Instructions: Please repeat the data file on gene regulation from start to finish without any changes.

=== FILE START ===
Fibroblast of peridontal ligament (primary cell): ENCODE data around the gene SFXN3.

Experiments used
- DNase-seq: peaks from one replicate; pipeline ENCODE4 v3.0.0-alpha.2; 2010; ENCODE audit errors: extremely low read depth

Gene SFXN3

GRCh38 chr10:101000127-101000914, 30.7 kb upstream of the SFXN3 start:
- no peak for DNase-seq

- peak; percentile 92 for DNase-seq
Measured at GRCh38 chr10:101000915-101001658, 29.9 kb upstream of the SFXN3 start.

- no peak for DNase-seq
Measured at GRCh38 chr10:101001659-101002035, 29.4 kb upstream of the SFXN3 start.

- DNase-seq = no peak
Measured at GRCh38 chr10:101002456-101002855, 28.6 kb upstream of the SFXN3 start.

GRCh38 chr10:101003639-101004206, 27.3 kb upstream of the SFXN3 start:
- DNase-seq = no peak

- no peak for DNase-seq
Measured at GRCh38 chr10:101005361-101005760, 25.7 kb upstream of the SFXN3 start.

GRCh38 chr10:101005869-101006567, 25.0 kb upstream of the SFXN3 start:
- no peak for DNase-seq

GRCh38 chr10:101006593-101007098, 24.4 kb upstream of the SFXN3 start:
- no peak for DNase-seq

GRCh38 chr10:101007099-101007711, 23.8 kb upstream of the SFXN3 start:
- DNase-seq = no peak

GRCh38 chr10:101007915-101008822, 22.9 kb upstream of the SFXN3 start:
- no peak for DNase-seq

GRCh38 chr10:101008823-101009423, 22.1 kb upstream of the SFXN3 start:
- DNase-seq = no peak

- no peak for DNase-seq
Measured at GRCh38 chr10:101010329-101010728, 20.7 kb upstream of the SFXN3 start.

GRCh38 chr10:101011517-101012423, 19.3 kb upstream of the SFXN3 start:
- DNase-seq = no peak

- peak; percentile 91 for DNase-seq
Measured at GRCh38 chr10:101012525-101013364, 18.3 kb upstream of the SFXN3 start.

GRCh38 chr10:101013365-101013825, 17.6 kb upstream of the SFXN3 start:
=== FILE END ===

Fibroblast of peridontal ligament (primary cell): ENCODE data around the gene SFXN3.

Experiments used
- DNase-seq: peaks from one replicate; pipeline ENCODE4 v3.0.0-alpha.2; 2010; ENCODE audit errors: extremely low read depth

Gene SFXN3

GRCh38 chr10:101000127-101000914, 30.7 kb upstream of the SFXN3 start:
- no peak for DNase-seq

- peak; percentile 92 for DNase-seq
Measured at GRCh38 chr10:101000915-101001658, 29.9 kb upstream of the SFXN3 start.

- no peak for DNase-seq
Measured at GRCh38 chr10:101001659-101002035, 29.4 kb upstream of the SFXN3 start.

- DNase-seq = no peak
Measured at GRCh38 chr10:101002456-101002855, 28.6 kb upstream of the SFXN3 start.

GRCh38 chr10:101003639-101004206, 27.3 kb upstream of the SFXN3 start:
- DNase-seq = no peak

- no peak for DNase-seq
Measured at GRCh38 chr10:101005361-101005760, 25.7 kb upstream of the SFXN3 start.

GRCh38 chr10:101005869-101006567, 25.0 kb upstream of the SFXN3 start:
- no peak for DNase-seq

GRCh38 chr10:101006593-101007098, 24.4 kb upstream of the SFXN3 start:
- no peak for DNase-seq

GRCh38 chr10:101007099-101007711, 23.8 kb upstream of the SFXN3 start:
- DNase-seq = no peak

GRCh38 chr10:101007915-101008822, 22.9 kb upstream of the SFXN3 start:
- no peak for DNase-seq

GRCh38 chr10:101008823-101009423, 22.1 kb upstream of the SFXN3 start:
- DNase-seq = no peak

- no peak for DNase-seq
Measured at GRCh38 chr10:101010329-101010728, 20.7 kb upstream of the SFXN3 start.

GRCh38 chr10:101011517-101012423, 19.3 kb upstream of the SFXN3 start:
- DNase-seq = no peak

- peak; percentile 91 for DNase-seq
Measured at GRCh38 chr10:101012525-101013364, 18.3 kb upstream of the SFXN3 start.

GRCh38 chr10:101013365-101013825, 17.6 kb upstream of the SFXN3 start: